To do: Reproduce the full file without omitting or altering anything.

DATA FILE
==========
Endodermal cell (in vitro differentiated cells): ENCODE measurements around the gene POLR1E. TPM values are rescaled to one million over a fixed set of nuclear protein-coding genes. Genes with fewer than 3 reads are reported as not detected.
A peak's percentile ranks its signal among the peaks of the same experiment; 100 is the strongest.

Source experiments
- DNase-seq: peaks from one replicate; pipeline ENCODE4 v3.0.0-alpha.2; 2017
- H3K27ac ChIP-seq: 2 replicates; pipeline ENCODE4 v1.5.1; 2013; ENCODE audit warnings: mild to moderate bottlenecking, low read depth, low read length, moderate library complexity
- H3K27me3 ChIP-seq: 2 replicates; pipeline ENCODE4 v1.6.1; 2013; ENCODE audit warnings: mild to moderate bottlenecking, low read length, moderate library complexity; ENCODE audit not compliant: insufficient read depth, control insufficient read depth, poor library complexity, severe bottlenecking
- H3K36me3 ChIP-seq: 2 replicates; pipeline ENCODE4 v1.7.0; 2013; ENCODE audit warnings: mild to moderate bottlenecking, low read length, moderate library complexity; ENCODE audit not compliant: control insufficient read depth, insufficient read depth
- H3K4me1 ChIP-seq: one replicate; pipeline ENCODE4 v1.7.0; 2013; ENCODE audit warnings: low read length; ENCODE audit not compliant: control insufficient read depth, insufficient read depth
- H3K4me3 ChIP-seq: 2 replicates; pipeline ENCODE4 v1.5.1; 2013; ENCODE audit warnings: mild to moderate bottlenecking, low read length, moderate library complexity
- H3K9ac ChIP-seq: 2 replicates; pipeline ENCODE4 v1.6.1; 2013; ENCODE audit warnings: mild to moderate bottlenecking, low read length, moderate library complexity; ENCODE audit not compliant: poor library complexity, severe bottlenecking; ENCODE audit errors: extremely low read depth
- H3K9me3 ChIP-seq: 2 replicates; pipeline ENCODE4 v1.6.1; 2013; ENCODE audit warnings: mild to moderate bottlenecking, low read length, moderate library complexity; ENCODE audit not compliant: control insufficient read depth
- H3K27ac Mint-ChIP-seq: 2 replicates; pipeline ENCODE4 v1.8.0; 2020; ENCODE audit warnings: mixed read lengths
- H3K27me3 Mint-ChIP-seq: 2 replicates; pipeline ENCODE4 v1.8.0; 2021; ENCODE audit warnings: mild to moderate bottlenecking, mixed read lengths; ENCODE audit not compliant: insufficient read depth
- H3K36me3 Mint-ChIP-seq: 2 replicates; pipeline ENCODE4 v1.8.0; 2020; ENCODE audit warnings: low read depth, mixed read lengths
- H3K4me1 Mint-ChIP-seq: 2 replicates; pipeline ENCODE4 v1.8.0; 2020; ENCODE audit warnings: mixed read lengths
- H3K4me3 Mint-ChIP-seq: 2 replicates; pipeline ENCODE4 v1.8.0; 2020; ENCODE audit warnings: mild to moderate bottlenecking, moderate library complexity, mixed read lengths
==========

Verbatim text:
Endodermal cell (in vitro differentiated cells): ENCODE measurements around the gene POLR1E. TPM values are rescaled to one million over a fixed set of nuclear protein-coding genes. Genes with fewer than 3 reads are reported as not detected.
A peak's percentile ranks its signal among the peaks of the same experiment; 100 is the strongest.

Source experiments
- DNase-seq: peaks from one replicate; pipeline ENCODE4 v3.0.0-alpha.2; 2017
- H3K27ac ChIP-seq: 2 replicates; pipeline ENCODE4 v1.5.1; 2013; ENCODE audit warnings: mild to moderate bottlenecking, low read depth, low read length, moderate library complexity
- H3K27me3 ChIP-seq: 2 replicates; pipeline ENCODE4 v1.6.1; 2013; ENCODE audit warnings: mild to moderate bottlenecking, low read length, moderate library complexity; ENCODE audit not compliant: insufficient read depth, control insufficient read depth, poor library complexity, severe bottlenecking
- H3K36me3 ChIP-seq: 2 replicates; pipeline ENCODE4 v1.7.0; 2013; ENCODE audit warnings: mild to moderate bottlenecking, low read length, moderate library complexity; ENCODE audit not compliant: control insufficient read depth, insufficient read depth
- H3K4me1 ChIP-seq: one replicate; pipeline ENCODE4 v1.7.0; 2013; ENCODE audit warnings: low read length; ENCODE audit not compliant: control insufficient read depth, insufficient read depth
- H3K4me3 ChIP-seq: 2 replicates; pipeline ENCODE4 v1.5.1; 2013; ENCODE audit warnings: mild to moderate bottlenecking, low read length, moderate library complexity
- H3K9ac ChIP-seq: 2 replicates; pipeline ENCODE4 v1.6.1; 2013; ENCODE audit warnings: mild to moderate bottlenecking, low read length, moderate library complexity; ENCODE audit not compliant: poor library complexity, severe bottlenecking; ENCODE audit errors: extremely low read depth
- H3K9me3 ChIP-seq: 2 replicates; pipeline ENCODE4 v1.6.1; 2013; ENCODE audit warnings: mild to moderate bottlenecking, low read length, moderate library complexity; ENCODE audit not compliant: control insufficient read depth
- H3K27ac Mint-ChIP-seq: 2 replicates; pipeline ENCODE4 v1.8.0; 2020; ENCODE audit warnings: mixed read lengths
- H3K27me3 Mint-ChIP-seq: 2 replicates; pipeline ENCODE4 v1.8.0; 2021; ENCODE audit warnings: mild to moderate bottlenecking, mixed read lengths; ENCODE audit not compliant: insufficient read depth
- H3K36me3 Mint-ChIP-seq: 2 replicates; pipeline ENCODE4 v1.8.0; 2020; ENCODE audit warnings: low read depth, mixed read lengths
- H3K4me1 Mint-ChIP-seq: 2 replicates; pipeline ENCODE4 v1.8.0; 2020; ENCODE audit warnings: mixed read lengths
- H3K4me3 Mint-ChIP-seq: 2 replicates; pipeline ENCODE4 v1.8.0; 2020; ENCODE audit warnings: mild to moderate bottlenecking, moderate library complexity, mixed read lengths